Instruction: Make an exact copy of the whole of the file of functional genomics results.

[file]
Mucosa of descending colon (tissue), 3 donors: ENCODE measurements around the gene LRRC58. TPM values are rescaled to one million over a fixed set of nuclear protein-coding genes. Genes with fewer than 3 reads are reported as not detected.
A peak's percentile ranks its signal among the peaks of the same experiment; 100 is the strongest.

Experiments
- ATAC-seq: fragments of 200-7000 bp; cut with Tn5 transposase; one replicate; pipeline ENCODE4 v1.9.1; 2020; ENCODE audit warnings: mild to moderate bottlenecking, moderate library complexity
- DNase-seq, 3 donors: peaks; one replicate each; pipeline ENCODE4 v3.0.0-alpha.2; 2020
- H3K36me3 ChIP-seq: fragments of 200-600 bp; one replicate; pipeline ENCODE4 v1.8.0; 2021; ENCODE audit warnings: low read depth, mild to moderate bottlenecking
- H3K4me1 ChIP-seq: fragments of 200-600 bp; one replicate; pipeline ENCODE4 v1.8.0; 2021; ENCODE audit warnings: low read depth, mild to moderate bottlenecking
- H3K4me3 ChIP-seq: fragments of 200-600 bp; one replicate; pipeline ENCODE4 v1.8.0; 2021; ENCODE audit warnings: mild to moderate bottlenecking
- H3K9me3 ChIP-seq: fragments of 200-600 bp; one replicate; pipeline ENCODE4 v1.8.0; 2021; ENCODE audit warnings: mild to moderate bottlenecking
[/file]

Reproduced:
Mucosa of descending colon (tissue), 3 donors: ENCODE measurements around the gene LRRC58. TPM values are rescaled to one million over a fixed set of nuclear protein-coding genes. Genes with fewer than 3 reads are reported as not detected.
A peak's percentile ranks its signal among the peaks of the same experiment; 100 is the strongest.

Experiments
- ATAC-seq: fragments of 200-7000 bp; cut with Tn5 transposase; one replicate; pipeline ENCODE4 v1.9.1; 2020; ENCODE audit warnings: mild to moderate bottlenecking, moderate library complexity
- DNase-seq, 3 donors: peaks; one replicate each; pipeline ENCODE4 v3.0.0-alpha.2; 2020
- H3K36me3 ChIP-seq: fragments of 200-600 bp; one replicate; pipeline ENCODE4 v1.8.0; 2021; ENCODE audit warnings: low read depth, mild to moderate bottlenecking
- H3K4me1 ChIP-seq: fragments of 200-600 bp; one replicate; pipeline ENCODE4 v1.8.0; 2021; ENCODE audit warnings: low read depth, mild to moderate bottlenecking
- H3K4me3 ChIP-seq: fragments of 200-600 bp; one replicate; pipeline ENCODE4 v1.8.0; 2021; ENCODE audit warnings: mild to moderate bottlenecking
- H3K9me3 ChIP-seq: fragments of 200-600 bp; one replicate; pipeline ENCODE4 v1.8.0; 2021; ENCODE audit warnings: mild to moderate bottlenecking